Help People Evaluate Health Media With Trust It or Trash It

The moment a person needs health information, the inclination is to Google it, even though there are much better places to visit — places that offer high-quality and reliable health information. A Google search does not guarantee good quality information — especially when it comes to health information, and due to sponsored advertisements and what I call pseudo health websites, a search may actually send a searcher in a wrong direction. Moreover, these days television ads, infomercials, and online ads seek to grab and hold people’s attention, and it’s difficult to figure out what’s a good source and what’s bad.

Screen Shot 2016-01-06 at 12.16.34 PMThe good health information issue becomes even more critical for aging parents and elders, who often have many health concerns. Each day pharmaceutical advertisements and self-improvement ads bombard older adults with sales info disguised as health support. When they do Google searches, they encounter carefully groomed advertisements that may swoop in and look trustworthy. It can be difficult for a person of any age to tell what information is really useful and what information is just trying to get attention … and money.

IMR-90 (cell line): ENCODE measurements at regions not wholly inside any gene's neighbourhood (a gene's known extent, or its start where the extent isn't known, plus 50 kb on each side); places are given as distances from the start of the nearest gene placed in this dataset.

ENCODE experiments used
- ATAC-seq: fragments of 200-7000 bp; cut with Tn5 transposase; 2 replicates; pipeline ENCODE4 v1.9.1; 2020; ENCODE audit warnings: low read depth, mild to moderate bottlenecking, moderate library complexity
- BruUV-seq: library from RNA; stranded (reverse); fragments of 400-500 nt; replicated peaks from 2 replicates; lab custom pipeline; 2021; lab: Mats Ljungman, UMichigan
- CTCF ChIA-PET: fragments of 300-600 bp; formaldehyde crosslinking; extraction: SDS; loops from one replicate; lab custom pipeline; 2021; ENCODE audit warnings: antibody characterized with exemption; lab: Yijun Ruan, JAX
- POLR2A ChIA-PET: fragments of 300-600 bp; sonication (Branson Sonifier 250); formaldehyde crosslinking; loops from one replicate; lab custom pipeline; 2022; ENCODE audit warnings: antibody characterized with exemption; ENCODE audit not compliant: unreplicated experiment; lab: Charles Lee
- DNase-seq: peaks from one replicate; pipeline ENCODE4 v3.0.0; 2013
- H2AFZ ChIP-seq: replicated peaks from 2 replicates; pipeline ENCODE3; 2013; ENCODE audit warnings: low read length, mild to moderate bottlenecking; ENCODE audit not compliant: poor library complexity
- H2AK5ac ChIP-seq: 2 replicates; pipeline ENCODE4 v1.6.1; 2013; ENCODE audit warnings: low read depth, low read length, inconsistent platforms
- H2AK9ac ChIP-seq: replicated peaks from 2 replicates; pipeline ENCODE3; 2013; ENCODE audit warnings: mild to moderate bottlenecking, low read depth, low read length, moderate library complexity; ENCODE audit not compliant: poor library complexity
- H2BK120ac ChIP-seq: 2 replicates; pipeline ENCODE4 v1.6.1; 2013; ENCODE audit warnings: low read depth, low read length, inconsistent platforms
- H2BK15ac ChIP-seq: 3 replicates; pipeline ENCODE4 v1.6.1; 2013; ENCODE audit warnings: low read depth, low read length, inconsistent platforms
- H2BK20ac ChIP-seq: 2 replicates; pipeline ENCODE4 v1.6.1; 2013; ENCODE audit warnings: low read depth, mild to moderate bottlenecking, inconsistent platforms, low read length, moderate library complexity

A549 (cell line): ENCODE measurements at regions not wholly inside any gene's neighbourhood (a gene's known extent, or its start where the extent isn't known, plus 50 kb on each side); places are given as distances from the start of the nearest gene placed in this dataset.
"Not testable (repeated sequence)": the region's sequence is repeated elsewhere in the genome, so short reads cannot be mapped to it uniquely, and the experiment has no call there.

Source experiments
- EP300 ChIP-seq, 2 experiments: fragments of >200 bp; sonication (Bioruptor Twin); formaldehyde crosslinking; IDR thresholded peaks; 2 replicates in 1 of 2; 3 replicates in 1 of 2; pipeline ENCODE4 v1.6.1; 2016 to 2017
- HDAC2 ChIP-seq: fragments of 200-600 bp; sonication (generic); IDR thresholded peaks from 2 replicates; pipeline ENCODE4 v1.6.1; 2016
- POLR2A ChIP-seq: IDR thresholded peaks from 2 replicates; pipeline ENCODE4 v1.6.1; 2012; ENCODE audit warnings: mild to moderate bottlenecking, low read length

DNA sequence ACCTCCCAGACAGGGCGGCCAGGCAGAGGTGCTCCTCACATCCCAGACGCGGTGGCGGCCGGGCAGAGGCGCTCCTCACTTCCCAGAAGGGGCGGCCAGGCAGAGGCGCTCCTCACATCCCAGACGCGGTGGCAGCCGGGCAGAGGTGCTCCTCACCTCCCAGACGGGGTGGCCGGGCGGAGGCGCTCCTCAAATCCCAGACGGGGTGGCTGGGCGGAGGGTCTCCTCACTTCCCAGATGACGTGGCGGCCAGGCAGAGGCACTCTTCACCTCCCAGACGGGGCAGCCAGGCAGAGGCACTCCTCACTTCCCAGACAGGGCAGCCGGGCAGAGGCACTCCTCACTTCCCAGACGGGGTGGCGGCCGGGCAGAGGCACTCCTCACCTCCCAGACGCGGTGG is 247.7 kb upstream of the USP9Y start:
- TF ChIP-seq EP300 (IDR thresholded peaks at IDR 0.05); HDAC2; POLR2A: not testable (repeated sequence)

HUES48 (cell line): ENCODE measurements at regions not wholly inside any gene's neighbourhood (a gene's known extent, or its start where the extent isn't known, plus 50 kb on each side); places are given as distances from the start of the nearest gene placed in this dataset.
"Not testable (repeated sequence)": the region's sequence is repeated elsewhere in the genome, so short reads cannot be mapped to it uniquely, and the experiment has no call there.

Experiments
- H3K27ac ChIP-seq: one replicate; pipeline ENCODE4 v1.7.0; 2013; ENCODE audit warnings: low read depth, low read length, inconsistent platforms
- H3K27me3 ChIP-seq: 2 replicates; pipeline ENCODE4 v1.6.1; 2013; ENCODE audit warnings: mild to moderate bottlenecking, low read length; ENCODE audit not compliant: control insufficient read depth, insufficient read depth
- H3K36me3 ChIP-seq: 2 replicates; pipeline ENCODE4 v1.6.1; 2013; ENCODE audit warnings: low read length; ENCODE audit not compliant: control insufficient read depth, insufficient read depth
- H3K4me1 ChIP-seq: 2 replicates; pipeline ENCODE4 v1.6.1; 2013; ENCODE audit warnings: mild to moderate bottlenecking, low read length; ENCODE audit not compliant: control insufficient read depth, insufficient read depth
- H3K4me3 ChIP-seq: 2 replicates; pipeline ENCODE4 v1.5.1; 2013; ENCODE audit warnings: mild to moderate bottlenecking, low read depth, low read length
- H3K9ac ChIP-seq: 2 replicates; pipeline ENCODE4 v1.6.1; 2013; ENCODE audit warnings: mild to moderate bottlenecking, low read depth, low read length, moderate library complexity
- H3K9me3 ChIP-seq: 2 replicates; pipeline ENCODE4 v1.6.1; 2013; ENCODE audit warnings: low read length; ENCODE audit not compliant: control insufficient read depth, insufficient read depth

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Research Says…

With some frequency adult children search for reliable medical information after hearing research reported on the news. Or perhaps an aging parent or spouse is ill, a physician recommends a new therapy or treatment, and a family wants to learn more as they consider the recommendation.

When any of us seek to learn more, it’s second nature to try to increase our understanding by consulting electronic articles and other resources — either summary articles in newspapers or original reports in medical journals — and asking the question, “How might this medical research help me?”

The problem is, sorting through research articles and reports often yields mixed results. One piece of research may report positive results and beneficial patient outcomes while another might report just the opposite with less desirable results — on the same topic. How does one decide what research to consider seriously?

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